If you are coming from abroad to take part in the Cistercian Route, Barcelona El Prat Airport is the largest international airport in Catalonia, operating hundreds of international flights. It is located approximately 1 hour away by car from Tarragona and the Santès Creus Monastery. Another option is Reus Airport, which is just 34 minutes by car to the Santès Creus Monastery, however it is a smaller airport with fewer connections.

 

Map

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Map of la Ruta del Císter

 

If you enjoyed this article, please don’t forget to follow Across Spain Travel Chronicles for more information about Spain’s rich culture and history.

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Spain’s picturesque scenery, rich culture and fascinating people have been the subject for countless artists throughout the years. Here are eleven Spanish destinations which have been the inspiration for some of the most impressive works of art:

  1. Toledo
  2. Madrid
  3. Figueres
  4. Valencia
  5. Barcelona
  6. Majorca
  7. Málaga
  8. Lanzarote
  9. San Sebastián
  10. Cordoba
  11. Sevilla

 

1) Toledo

The famous Greek Renaissance artist Doménikos Theotokópoulos, better known as ‘El Greco’, is thought to have spent up to 40 of his most creative years in Toledo, a World Heritage city approximately thirty minutes outside of Madrid. His painting View and Plan of Toledo depicts some of the city’s most recognisable monuments, including the Alcázar, the Puerta de Bisagra and the Hospital Tavera, which have remained intact to this day.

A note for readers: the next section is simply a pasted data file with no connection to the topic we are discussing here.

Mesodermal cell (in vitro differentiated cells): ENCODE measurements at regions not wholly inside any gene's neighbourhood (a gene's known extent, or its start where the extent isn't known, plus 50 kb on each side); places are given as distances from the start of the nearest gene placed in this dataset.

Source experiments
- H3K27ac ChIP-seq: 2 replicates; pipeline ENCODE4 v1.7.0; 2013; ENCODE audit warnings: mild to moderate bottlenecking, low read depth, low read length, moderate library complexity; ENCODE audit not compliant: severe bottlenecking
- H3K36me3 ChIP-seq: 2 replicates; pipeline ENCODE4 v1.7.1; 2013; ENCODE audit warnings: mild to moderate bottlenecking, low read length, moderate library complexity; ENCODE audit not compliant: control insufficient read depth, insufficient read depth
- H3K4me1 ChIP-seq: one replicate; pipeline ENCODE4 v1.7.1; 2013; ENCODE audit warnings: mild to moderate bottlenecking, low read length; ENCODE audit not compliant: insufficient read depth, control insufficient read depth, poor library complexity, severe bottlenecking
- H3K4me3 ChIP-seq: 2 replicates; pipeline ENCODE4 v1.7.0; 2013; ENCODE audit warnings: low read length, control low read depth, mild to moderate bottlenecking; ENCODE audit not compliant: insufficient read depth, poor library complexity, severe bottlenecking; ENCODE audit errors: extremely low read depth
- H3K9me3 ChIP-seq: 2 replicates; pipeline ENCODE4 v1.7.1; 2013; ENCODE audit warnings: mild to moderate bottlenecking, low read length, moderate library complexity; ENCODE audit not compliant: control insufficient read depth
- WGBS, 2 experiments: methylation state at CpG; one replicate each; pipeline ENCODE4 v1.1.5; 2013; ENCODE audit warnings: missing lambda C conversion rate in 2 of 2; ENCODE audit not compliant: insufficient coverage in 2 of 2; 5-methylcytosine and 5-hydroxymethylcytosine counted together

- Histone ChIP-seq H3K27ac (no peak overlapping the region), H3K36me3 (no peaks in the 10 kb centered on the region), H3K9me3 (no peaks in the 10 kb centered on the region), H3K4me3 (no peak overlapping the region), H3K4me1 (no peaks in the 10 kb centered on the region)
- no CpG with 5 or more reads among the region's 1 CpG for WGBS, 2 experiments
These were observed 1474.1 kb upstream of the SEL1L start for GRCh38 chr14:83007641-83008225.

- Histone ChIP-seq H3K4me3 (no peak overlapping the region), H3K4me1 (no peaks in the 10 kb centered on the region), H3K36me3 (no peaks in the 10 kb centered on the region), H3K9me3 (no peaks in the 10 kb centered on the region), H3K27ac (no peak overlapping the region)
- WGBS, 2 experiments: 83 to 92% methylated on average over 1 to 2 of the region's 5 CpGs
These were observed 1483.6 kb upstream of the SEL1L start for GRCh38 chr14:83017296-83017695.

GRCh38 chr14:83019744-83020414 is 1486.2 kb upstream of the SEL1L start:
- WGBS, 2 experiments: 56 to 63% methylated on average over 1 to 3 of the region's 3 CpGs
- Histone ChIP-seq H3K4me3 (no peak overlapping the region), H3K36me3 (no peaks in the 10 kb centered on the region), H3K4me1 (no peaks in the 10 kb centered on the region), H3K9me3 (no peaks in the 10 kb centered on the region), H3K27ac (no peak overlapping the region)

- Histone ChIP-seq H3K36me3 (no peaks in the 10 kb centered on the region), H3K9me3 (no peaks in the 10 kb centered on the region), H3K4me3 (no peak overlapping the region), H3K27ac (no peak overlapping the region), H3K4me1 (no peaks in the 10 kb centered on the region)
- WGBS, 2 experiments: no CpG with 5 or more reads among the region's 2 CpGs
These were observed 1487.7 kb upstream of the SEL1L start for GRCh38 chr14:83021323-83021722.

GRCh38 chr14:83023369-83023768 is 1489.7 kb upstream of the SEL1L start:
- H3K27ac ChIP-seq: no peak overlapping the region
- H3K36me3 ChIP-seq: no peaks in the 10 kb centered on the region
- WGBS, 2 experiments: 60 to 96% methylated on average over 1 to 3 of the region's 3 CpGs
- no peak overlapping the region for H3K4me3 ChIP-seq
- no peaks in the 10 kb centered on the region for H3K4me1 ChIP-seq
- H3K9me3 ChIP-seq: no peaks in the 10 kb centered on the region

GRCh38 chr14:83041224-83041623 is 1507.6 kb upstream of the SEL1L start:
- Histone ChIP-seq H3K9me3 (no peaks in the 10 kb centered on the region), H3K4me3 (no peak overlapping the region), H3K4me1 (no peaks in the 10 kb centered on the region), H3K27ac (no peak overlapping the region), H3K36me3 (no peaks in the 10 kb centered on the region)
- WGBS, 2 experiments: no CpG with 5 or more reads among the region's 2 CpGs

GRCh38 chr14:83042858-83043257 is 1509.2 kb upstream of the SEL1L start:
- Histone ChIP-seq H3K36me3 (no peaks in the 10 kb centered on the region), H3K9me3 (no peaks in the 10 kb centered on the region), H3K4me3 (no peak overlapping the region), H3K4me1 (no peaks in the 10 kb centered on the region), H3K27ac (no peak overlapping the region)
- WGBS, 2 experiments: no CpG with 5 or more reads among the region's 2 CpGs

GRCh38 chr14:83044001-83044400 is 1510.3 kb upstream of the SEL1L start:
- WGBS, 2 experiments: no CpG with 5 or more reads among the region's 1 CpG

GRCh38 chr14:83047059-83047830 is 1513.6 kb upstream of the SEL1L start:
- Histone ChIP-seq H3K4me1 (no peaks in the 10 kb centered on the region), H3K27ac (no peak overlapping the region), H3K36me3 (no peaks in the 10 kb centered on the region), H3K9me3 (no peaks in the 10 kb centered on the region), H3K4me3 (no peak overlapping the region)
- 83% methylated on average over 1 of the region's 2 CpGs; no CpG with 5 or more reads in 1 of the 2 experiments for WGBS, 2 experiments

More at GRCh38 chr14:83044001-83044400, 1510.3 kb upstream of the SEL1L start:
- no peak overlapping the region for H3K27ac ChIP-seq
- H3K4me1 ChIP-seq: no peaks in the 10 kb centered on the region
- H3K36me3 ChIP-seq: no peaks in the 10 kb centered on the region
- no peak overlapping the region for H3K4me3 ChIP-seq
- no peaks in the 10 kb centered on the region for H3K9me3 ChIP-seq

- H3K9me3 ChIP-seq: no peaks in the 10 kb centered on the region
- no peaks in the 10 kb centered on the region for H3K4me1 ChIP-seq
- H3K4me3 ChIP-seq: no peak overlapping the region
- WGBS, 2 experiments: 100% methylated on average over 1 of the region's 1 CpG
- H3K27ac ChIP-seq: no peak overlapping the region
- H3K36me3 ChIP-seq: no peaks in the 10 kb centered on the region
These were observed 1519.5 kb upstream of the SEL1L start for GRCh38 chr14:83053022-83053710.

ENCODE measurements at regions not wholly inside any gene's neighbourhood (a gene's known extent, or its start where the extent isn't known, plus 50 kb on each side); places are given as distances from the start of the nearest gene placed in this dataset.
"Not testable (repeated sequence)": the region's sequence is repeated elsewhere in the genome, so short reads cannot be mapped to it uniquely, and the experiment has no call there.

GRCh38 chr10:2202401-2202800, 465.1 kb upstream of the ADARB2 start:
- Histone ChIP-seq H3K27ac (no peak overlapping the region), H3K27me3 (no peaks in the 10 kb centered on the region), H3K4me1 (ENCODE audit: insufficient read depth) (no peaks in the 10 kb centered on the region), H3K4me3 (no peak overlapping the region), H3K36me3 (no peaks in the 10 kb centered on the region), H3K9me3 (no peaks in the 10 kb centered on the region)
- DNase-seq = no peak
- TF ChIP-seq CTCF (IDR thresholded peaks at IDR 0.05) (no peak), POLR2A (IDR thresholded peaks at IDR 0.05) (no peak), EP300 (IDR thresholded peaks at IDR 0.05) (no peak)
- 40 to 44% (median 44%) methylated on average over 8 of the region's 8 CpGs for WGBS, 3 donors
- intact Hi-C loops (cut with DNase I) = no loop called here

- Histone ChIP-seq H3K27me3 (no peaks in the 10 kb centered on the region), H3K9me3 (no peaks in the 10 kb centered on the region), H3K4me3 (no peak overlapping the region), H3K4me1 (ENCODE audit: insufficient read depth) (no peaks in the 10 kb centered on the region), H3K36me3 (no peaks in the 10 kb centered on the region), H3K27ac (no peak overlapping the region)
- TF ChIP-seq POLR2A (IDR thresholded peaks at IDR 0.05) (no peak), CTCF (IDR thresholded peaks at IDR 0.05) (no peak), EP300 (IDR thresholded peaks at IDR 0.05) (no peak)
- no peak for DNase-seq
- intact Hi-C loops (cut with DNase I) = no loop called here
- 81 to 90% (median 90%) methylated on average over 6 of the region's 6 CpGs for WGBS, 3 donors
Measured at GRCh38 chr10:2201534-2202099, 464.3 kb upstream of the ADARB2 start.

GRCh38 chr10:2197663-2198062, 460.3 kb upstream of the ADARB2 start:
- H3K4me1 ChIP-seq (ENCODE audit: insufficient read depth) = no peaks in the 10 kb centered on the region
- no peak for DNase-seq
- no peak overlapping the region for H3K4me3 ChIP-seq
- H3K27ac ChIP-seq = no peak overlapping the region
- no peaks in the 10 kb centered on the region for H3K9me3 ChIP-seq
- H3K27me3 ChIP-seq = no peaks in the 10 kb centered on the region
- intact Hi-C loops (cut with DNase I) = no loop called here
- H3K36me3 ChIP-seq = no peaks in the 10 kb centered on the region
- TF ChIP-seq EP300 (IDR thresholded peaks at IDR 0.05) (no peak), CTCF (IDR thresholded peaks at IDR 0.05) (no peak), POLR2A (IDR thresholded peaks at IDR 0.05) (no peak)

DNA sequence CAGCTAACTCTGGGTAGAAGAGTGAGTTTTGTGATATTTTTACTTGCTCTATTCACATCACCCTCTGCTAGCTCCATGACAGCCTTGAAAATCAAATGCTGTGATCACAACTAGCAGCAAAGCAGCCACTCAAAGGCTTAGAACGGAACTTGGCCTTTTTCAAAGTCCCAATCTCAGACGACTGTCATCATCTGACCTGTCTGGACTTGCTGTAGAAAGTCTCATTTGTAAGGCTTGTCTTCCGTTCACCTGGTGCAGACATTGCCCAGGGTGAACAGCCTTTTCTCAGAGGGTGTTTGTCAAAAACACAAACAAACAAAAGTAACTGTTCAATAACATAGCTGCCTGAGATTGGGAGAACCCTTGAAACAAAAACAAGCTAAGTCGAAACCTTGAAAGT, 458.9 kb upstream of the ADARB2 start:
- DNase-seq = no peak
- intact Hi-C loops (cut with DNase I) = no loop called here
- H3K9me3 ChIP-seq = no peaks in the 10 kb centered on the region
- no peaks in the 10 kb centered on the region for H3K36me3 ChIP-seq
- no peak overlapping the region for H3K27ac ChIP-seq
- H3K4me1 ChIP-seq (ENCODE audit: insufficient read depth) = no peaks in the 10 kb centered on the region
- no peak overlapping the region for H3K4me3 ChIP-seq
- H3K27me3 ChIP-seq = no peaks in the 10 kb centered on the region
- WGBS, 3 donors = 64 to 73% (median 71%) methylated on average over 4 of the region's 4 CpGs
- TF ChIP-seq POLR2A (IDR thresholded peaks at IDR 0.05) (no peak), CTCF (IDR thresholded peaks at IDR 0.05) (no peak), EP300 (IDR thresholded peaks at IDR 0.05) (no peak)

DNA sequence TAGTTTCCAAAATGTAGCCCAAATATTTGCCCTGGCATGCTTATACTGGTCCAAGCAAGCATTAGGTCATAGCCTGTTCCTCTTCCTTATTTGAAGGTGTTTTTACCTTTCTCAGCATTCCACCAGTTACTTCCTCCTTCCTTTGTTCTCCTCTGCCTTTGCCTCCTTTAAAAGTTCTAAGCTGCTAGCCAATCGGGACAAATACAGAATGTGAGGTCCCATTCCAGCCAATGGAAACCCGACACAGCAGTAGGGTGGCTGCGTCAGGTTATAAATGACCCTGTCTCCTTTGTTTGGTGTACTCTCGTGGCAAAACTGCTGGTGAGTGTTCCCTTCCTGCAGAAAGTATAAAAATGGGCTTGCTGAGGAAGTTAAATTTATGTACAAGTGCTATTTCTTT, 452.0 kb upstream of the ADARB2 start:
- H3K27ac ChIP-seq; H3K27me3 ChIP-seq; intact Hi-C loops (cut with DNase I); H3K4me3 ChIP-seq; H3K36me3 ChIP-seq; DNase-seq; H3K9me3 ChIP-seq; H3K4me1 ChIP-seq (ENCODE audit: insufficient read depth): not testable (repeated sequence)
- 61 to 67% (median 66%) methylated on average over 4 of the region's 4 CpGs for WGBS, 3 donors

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View and Plan of Toledo by El Greco, approx. 1610-1614

 

2) Madrid

One of the most important artists to have come from Spain, Francisco Goya, often depicted daily and traditional life in Madrid in his artwork. For example, in his piece The Hermitage of Saint Isidore. The scene depicts the traditional drinking from the San Isidro spring and is an occasion which is still celebrated today at the San Isidro fiesta.

 

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The Hermitage of Saint Isidore on the Saint Feast’s Day by Francisco Goya, 1788

 

3) Figueres

This town in Catalonia is the birthplace of the famous Salvador Dali, and was the artist’s self-confessed “permanent inspiration”. In Figueres, you will find the Dali Theatre museum which was designed by Dali himself, and contains the crypt with his tomb. The surrounding areas of Figueres form the Dalinian Triangle, containing the museums of Portlligat and Púbol.

 

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The Dalí Theatre Museum, 1974

 

4) Valencia

The work of Valencia-born painter Joaquin Soralla allows the viewer to imagine the sea breeze and the heat of the sun’s rays on the beaches of Valencia. His painting, Paseo a orillas del mar, beautifully depicts his wife and daughter walking along the beach in Valencia in the summer of 1909.